It would be too easy to dismiss Alex Gibney’s The Armstrong Lie as a two-hour-and-three-minute exercise in moral relativism and rationalisation, too late to the party about a cheating athlete we’ve already made up our minds about – again.
But the Oscar-winning Gibney (Taxi to the Dark Side) had access to Lance Armstrong before he was caught cheating, and after. His cameras captured the seeds of Armstrong’s undoing. And while he allows plenty of screen time to condemn the corrupt, arrogant, bullying Tour de France champ, he is just as interested in bringing back the context, the “everybody was doing it” argument that Armstrong has fallen back on himself. It might be the truest thing Armstrong has said.
Built on the ruins of an abandoned 2009 documentary that was to celebrate Lance’s comeback in that year’s Tour de France, Gibney goes back to Armstrong just as he was forced to ‘fess up to Oprah in 2012, figuring a guy “who lied to my face … owed it to me”.
And he did.
What Gibney brought to life is a tale of power, of a hyper-competitive control freak who, even now, is wrestling for control of his story, his myth.
The myth? An arrogant, underachieving young cyclist from Plano, Texas, gets testicular cancer in the 1990s, comes close to death, is cured and roars back to win seven Tour de France titles, beginning in 1999. His yellow leader’s jersey for that event becomes an iconic colour as legions of cancer patients and those who love them rally to his Livestrong Foundation.
Glory, endorsements, celebrity and a cause – Armstrong had it all. The constant whispers about cheating, blood doping, that his success was “too good to be true” – were all dismissed as Armstrong passed drug tests, and sued, threatened and bullied former teammates and journalists who dared accuse him.
Gibney admits he “got caught up” in Lance-mania, too, working on the film where he followed an older Armstrong “racing clean” on that “comeback” Tour de France. But Gibney had his suspicions, and as that tour ended and the accusations piled up, he gave up that film only to come back to the subject years later, to give Armstrong a chance to come clean and maybe own up to what a jerk he was.
“He just can’t stand to lose,” a former supporter says of him. And what do competitors such as Armstrong crave above all else? An edge.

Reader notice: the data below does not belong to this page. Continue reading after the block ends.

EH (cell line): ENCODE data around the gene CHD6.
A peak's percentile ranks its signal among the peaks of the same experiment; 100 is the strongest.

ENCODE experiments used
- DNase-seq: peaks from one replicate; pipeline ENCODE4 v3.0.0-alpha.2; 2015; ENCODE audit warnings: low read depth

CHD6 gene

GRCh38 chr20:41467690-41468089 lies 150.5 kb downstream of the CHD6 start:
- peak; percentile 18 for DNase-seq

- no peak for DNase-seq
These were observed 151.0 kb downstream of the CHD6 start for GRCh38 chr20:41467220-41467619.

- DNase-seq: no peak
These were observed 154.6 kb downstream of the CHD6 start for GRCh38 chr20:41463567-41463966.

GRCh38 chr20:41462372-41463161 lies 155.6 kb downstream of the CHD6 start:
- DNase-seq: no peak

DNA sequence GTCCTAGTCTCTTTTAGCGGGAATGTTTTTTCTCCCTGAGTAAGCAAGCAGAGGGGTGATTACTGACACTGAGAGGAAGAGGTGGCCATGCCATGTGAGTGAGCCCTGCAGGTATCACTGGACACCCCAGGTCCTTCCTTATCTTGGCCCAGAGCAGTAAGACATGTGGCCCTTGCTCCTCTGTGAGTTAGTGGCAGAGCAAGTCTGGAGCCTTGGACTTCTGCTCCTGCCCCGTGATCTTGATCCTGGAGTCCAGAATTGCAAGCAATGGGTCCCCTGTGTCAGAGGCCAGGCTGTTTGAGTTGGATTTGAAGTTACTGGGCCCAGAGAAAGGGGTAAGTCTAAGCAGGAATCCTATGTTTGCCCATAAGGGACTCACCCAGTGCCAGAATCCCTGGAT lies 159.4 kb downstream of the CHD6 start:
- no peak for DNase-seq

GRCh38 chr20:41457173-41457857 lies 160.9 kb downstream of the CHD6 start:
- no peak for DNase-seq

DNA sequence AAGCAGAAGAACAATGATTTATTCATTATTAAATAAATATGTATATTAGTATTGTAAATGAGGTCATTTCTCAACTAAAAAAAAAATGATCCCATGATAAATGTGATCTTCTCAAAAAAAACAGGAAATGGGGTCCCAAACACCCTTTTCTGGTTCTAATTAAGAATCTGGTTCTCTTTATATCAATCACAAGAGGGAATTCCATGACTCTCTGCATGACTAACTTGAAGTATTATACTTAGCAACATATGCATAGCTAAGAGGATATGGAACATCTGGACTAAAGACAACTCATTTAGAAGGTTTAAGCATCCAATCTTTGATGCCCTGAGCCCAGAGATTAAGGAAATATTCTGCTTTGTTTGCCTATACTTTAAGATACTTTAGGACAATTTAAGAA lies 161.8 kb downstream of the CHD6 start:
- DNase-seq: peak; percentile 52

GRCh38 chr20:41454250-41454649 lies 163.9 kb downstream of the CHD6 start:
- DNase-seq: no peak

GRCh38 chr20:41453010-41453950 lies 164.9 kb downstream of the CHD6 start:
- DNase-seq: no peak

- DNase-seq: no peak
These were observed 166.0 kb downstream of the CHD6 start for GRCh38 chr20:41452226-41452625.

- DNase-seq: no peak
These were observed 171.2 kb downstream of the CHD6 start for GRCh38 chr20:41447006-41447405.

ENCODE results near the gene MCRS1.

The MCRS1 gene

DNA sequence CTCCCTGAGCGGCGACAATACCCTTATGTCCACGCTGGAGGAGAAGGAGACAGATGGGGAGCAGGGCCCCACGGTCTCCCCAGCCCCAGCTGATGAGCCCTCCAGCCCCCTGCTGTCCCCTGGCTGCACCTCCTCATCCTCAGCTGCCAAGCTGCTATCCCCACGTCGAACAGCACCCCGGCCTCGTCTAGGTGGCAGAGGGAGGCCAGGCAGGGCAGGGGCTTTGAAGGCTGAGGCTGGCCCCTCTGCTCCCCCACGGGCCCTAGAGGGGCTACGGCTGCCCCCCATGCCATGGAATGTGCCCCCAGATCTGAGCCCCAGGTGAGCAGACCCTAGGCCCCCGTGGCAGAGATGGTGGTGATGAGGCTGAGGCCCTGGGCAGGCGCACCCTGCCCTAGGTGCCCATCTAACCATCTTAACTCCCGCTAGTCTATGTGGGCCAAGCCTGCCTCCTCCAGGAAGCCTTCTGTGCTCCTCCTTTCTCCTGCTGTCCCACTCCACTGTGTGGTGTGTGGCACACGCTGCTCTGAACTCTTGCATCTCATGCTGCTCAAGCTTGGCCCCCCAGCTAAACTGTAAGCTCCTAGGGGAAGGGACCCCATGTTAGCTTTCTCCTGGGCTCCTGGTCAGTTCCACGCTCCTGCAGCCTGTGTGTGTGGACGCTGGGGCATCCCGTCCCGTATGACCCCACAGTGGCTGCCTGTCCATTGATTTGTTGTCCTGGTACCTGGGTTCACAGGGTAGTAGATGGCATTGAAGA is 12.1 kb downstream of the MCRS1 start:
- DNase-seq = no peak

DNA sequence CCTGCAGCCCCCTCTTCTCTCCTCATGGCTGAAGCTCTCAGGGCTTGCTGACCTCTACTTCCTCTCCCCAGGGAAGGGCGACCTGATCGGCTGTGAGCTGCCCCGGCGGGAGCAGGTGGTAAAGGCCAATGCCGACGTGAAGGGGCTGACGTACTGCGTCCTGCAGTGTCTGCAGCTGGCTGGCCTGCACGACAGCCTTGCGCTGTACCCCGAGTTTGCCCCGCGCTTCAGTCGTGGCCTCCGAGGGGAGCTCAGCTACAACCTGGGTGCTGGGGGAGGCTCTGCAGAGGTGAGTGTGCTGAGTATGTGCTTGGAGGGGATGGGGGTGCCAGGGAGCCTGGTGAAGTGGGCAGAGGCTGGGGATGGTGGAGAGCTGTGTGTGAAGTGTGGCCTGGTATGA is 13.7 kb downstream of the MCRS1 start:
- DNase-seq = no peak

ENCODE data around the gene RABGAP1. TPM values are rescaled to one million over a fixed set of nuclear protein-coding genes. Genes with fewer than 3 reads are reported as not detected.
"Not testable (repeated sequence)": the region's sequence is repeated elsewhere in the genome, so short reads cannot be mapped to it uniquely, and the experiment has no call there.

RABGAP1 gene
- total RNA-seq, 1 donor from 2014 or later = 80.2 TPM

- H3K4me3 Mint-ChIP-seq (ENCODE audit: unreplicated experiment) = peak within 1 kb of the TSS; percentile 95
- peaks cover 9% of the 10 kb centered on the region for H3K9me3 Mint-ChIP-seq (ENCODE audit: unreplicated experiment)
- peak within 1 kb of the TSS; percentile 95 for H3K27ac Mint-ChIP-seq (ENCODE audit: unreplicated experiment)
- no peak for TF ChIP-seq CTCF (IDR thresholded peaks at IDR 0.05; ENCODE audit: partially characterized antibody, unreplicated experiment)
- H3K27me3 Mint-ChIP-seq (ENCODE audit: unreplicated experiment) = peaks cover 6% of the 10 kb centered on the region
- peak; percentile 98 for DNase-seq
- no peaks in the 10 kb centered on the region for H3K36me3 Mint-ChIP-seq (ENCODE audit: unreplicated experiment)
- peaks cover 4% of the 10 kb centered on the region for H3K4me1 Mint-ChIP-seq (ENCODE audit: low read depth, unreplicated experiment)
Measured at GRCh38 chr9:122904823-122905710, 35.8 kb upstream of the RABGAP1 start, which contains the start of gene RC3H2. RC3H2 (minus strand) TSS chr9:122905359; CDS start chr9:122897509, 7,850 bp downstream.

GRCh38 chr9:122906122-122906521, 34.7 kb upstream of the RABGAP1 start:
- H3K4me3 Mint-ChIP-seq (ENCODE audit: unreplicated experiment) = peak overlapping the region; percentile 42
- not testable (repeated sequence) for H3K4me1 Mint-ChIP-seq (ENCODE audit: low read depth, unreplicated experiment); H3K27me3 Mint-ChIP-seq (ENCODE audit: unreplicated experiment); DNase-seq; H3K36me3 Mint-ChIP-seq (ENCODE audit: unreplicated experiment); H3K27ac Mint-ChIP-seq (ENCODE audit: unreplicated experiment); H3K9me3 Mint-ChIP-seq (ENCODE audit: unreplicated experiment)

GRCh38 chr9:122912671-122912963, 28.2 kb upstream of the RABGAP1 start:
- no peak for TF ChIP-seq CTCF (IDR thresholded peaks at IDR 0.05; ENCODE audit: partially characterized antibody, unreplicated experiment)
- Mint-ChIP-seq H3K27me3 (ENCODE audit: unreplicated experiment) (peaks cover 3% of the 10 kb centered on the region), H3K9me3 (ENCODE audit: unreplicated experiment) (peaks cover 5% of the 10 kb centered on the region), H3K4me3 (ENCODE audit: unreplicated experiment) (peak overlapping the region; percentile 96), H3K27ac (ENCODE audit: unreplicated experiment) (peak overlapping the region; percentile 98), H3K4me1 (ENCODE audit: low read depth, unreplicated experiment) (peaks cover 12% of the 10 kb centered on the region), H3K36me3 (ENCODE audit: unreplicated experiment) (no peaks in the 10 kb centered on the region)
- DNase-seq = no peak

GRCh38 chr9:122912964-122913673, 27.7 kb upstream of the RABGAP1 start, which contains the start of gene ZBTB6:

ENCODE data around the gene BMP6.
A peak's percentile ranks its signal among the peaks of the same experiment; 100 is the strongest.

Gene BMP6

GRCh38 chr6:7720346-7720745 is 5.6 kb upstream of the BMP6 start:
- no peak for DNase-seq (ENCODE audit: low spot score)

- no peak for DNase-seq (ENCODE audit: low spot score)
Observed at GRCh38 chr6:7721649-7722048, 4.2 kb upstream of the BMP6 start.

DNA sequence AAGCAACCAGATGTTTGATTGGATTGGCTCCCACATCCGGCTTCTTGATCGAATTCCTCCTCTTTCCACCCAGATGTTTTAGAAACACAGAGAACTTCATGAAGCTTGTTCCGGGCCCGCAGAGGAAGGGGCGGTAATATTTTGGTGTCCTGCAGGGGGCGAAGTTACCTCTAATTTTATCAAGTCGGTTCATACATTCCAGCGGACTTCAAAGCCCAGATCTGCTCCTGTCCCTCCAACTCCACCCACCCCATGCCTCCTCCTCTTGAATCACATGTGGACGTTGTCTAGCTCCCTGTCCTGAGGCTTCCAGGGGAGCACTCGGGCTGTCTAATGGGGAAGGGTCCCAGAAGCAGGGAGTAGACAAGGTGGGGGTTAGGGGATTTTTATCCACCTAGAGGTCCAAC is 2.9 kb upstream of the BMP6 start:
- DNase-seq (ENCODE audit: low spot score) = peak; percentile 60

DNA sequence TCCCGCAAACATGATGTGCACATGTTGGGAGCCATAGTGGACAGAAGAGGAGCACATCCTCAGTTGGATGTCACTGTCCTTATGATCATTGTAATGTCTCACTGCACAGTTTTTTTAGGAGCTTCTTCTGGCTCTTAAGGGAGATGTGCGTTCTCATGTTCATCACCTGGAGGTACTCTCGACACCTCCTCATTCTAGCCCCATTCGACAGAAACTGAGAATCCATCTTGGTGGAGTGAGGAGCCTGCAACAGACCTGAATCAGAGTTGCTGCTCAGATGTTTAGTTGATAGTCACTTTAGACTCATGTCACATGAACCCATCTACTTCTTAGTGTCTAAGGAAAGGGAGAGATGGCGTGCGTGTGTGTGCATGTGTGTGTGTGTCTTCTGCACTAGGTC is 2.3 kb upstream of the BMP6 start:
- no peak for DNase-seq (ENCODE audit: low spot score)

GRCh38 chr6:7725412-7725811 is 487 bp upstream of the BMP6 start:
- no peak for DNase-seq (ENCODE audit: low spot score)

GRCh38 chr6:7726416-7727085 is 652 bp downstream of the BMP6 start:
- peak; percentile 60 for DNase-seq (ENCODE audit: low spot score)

Gibney, with footage from 2009 and fresh interviews with Armstrong’s victims, shows the intimidation Armstrong used to keep his myth intact and keep those rumours at bay. Most despicably, Armstrong was never shy about playing the cancer card, suggesting that there was an “ends justify the means” logic to his chicanery and self-righteous pose.
Gibney, knowing what to look for in that old footage, plays a wonderful game of catch-up here. He is never less than blunt about the scope of the cover-up and the corruption of the sport and those who monitored it. This is a real inside-cycling “how they did it” expose, with teammates such as George Hincapie laying out the MO for the program of injections, blood transfusions and private jet flights (to hide their activities from the world) that propped up Armstrong’s US Postal Service team.
Armstrong’s candour, at long last, is refreshing, though grudgingly given. He doesn’t come off as a good guy here, even if the data is there to show that, yes, “everybody” pretty much was doing it. He was just better at it.
But the absence of fresh interviews with two of Armstrong’s fiercest critics – teammate Floyd Landis is seen in archival interviews with other journalists, and the only legitimate American Tour de France winner, Greg LeMond, is nowhere to be found – makes you wonder if, even now, Armstrong is controlling his story.
And at this point, with lawsuits going after his ill-gotten millions, lost endorsements, stripped of his titles and with even his most diehard fans disillusioned, the question that shouts from the cheap seats as The Armstrong Lie reaches its closing credits is: “Is there anything new here?”
* The Armstrong Lie releases in Australian cinemas on March 13